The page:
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Unfortunately, in order to receive unemployment benefits you need to be terminated through no fault of your own, and cannot have voluntarily quit your job.
The only circumstances in which you can receive unemployment benefits after quitting your job would be if you had good cause to leave your job, which would mean that the employment circumstances were bad enough that a reasonable person would not continue to work for the employer.
The reasons need to be "real, substantial, and compelling and would cause a reasonable person genuinely desirous of retaining employment to leave work under the same circumstances."
See the definition of good cause:
"Good cause" is defined in Title 22, Section 1256-3(b):
"Good cause" exists for leaving work, when a substantial motivating factor in causing the claimant to leave work, at the time of leaving, whether or not work connected, is real, substantial, and compelling and would cause a reasonable person genuinely desirous of retaining employment to leave work under the same circumstances. Generally good cause for leaving work is decided on the facts at the time the claimant left work. Unless there is a timely connection between any alleged reason for leaving and the actual leaving, the employee has waived what might otherwise justify termination of the employment relationship and has negated the required causal connection between any given alleged reason for leaving and leaving. The claimant may submit several reasons for leaving work, some of which, when considered individually, do not constitute good cause. However, if one reason which is good cause is a substantial motivating factor in causing the claimant to leave work, the claimant's leaving is with good cause.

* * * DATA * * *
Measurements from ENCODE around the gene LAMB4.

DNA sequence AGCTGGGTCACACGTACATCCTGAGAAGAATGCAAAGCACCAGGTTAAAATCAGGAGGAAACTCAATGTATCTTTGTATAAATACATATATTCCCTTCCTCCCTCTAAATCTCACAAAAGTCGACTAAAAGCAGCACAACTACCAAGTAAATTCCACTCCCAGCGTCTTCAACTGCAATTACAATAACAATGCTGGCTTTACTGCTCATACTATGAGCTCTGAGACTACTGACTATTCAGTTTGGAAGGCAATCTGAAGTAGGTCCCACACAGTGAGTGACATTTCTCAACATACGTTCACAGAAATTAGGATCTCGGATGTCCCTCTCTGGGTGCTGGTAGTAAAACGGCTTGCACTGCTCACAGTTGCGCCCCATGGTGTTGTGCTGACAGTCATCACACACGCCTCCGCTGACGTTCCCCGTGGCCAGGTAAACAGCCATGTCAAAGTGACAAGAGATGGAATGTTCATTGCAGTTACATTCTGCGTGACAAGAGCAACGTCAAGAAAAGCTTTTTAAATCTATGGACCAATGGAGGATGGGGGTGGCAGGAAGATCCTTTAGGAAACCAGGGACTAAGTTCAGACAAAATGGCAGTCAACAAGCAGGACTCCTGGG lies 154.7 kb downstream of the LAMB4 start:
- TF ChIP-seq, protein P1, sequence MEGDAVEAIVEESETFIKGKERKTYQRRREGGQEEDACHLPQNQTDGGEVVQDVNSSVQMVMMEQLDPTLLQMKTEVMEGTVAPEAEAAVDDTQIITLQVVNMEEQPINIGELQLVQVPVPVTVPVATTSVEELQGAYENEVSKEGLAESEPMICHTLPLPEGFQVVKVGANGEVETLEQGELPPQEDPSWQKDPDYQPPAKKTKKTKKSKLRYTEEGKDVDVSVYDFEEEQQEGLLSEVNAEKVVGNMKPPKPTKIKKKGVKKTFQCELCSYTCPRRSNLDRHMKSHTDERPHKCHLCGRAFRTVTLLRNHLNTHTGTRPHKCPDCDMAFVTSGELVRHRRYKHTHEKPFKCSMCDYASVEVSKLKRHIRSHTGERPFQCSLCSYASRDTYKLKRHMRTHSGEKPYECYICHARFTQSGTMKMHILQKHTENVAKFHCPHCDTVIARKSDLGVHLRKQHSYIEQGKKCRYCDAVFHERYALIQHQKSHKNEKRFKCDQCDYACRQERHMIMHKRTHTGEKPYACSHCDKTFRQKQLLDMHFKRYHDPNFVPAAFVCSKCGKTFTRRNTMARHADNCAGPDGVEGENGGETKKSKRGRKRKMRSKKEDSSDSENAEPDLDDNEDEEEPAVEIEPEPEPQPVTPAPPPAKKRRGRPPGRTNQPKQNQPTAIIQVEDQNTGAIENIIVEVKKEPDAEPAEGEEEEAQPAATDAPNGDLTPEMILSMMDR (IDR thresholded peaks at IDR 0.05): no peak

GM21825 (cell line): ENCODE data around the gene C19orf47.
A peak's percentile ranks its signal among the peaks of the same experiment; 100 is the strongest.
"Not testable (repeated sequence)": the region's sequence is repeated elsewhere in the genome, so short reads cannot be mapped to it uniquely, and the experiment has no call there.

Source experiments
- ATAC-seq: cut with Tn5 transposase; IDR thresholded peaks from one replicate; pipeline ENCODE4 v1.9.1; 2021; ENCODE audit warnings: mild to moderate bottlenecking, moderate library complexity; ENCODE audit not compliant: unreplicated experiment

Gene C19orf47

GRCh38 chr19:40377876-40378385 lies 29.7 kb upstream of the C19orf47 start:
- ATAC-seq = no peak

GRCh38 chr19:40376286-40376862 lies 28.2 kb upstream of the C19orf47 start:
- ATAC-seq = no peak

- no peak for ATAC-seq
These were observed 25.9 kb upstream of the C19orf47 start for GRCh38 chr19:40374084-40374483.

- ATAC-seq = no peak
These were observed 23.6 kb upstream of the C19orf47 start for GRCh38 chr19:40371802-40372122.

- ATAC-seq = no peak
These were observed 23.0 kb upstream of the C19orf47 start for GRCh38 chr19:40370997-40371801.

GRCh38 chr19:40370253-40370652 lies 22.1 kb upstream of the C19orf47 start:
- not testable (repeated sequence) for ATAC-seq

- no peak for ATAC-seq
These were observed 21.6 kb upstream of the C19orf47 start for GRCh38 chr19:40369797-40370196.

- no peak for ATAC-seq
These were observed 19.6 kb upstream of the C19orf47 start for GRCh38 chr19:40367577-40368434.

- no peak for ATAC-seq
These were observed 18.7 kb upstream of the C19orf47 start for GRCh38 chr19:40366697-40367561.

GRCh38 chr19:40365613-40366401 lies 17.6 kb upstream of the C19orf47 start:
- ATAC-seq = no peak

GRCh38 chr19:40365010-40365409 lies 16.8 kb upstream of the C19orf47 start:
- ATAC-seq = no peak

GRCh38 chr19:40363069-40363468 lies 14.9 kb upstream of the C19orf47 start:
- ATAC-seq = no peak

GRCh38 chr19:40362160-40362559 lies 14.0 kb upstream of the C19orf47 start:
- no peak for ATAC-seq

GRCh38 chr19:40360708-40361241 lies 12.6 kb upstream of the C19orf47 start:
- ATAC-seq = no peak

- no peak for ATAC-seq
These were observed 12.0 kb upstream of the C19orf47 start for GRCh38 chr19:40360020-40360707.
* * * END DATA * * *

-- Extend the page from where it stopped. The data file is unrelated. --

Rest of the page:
Taken together, your reasons may be substantial enough to constitute good cause, especially being treated differently on the basis of your use of maternity leave.
You should file a claim for unemployment benefits, which you can do online here:
If you were being treated differently based on your use of maternity leave, then you would likely have good cause to leave employment, and could have the basis for a discrimination claim.
You can file a claim with the EEOC using the instructions here: